I've definitely experienced people's stated beliefs continually disagreeing with their actions, and their producing a font of rationalizations when I asked them about it, until I was forced to conclude they were lying to me only because they'd first lied to themselves. Or confabulated, if you prefer.

And I think it's important to understand that this can happen & that one's self can do it too. Which is, yanno, a meaning.


We do the same thing when we're not split brained, but just damaged.

https://en.wikipedia.org/wiki/Hemispatial_neglect

When we have brain damage that causes us to neglect one side, we don't notice that we're neglecting one side. If it's pointed out, we unintentionally give specious reasoning as to why it happened.

This is common knowledge, not based on a particular study, but many of them.

edit:

> Our reasoning is far from unknowable in a non-severed brain.

Are you saying this based on something, or is it just a personal belief? If there's anything we know about introspection, it's that it is untrustworthy.


There is a large difference between "not entirely trustworthy" and "unknowable".

And in both cases - severed lobes, and hemispatial neglect - serious trauma needs to be present to observe this effect.

I do think the changed title here on HN is doing the subject much more justice than the attention-grabbing attempts of the article.


I suppose it's an example of the age old adage, all models are wrong but some models are useful. Our models of ourselves, derived from from introspection and observations others make, are wrong, but if we're honest with ourselves, they'll be a useful reflection of reality.

I think calling it meaningless drivel is a bit much, but you are right that we should be careful drawing inferences.

It's "at the very least" worth considering: What does it mean that under specific circumstances we can be so sure of ourselves about such basic stuff and so totally wrong at the same time?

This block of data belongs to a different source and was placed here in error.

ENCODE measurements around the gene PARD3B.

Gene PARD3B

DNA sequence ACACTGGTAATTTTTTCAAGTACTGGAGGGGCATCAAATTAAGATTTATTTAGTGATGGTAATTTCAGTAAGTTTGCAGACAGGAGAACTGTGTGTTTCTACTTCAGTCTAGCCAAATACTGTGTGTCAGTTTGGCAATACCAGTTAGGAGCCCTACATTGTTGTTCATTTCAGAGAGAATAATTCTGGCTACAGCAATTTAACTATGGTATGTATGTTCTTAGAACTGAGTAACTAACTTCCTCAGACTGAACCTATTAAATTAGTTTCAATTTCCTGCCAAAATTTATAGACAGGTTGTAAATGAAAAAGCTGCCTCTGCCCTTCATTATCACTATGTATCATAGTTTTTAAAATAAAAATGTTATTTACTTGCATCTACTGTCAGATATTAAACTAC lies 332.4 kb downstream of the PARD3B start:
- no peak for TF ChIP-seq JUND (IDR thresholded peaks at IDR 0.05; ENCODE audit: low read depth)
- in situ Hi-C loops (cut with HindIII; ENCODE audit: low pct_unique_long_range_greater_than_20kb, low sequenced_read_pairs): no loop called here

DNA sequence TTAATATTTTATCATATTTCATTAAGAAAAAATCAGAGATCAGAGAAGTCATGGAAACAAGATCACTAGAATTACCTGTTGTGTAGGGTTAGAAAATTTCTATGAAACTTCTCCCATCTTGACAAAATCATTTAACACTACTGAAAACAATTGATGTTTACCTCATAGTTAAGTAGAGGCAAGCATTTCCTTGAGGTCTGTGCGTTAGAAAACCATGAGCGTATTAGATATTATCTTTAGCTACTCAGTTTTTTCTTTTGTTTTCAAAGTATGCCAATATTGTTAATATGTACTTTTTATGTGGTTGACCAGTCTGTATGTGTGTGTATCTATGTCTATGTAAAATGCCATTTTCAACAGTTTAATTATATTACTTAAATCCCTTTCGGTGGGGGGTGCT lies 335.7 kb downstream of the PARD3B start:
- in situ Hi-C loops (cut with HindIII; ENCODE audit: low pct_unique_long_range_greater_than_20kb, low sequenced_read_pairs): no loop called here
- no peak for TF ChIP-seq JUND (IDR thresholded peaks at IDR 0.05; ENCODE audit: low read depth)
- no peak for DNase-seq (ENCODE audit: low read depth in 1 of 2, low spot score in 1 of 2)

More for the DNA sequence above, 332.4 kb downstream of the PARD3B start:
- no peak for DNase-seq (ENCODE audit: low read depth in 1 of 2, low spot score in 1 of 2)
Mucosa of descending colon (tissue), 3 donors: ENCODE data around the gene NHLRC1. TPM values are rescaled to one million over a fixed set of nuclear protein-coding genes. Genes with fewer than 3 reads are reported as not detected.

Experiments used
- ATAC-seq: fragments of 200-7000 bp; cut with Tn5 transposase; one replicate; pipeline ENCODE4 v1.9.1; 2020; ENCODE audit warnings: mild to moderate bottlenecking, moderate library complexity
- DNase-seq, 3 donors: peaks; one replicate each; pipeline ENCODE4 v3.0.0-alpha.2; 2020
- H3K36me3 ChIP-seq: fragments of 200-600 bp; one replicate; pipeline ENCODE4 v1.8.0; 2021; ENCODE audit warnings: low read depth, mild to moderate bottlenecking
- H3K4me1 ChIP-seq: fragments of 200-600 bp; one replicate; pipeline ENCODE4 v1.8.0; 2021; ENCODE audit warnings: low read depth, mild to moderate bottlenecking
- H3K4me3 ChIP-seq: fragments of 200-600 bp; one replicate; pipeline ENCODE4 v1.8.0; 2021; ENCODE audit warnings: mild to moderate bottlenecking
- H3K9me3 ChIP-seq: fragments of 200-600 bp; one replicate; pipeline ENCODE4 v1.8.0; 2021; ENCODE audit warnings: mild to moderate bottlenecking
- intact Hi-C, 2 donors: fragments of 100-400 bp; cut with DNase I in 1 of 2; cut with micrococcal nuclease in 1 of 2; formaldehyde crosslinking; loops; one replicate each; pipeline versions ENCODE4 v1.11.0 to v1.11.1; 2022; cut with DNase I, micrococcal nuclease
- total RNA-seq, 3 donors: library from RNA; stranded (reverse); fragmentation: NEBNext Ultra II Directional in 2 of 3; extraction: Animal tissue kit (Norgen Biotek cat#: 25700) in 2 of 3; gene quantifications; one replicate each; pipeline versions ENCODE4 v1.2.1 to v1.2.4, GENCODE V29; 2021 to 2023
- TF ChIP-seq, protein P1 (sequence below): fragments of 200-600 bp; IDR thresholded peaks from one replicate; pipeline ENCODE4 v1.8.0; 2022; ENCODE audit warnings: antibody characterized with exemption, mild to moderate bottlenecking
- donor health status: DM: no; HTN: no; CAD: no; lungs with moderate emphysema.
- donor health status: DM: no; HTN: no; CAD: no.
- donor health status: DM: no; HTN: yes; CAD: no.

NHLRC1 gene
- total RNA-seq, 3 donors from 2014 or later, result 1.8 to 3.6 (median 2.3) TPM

It might not be a strong inference from split-brain phenomena, but it'd be a shame to /not/ wonder about whether and how much such confabulatory mechanisms are at play in normal functioning brains, then


It is meaningless drivel.

Some people confabulate, memory is not perfect, people with severe brain injuries visibly confabulate, so all explanatory power is meaningless and we should never trust it.

Never mind that some specific lesions to the brain actually provide explanations for how we create narratives and confabulate. Those explanations are equally illusory...


It seems like I've seen an increased number of these low-effort blog posts, with short, pithy, unsupported and almost-content-free "advice."

As commonly as "advice" is a form of nostalgia ("Don't make the same mistake I did.") it can still be useful if read from that perspective. This person isn't giving advice but rather explaining a mistake they made. Any calls to action in the article are just behavioral changes learned by the author after noticing their mistake.

It’s a good conversation starter this one is, at least.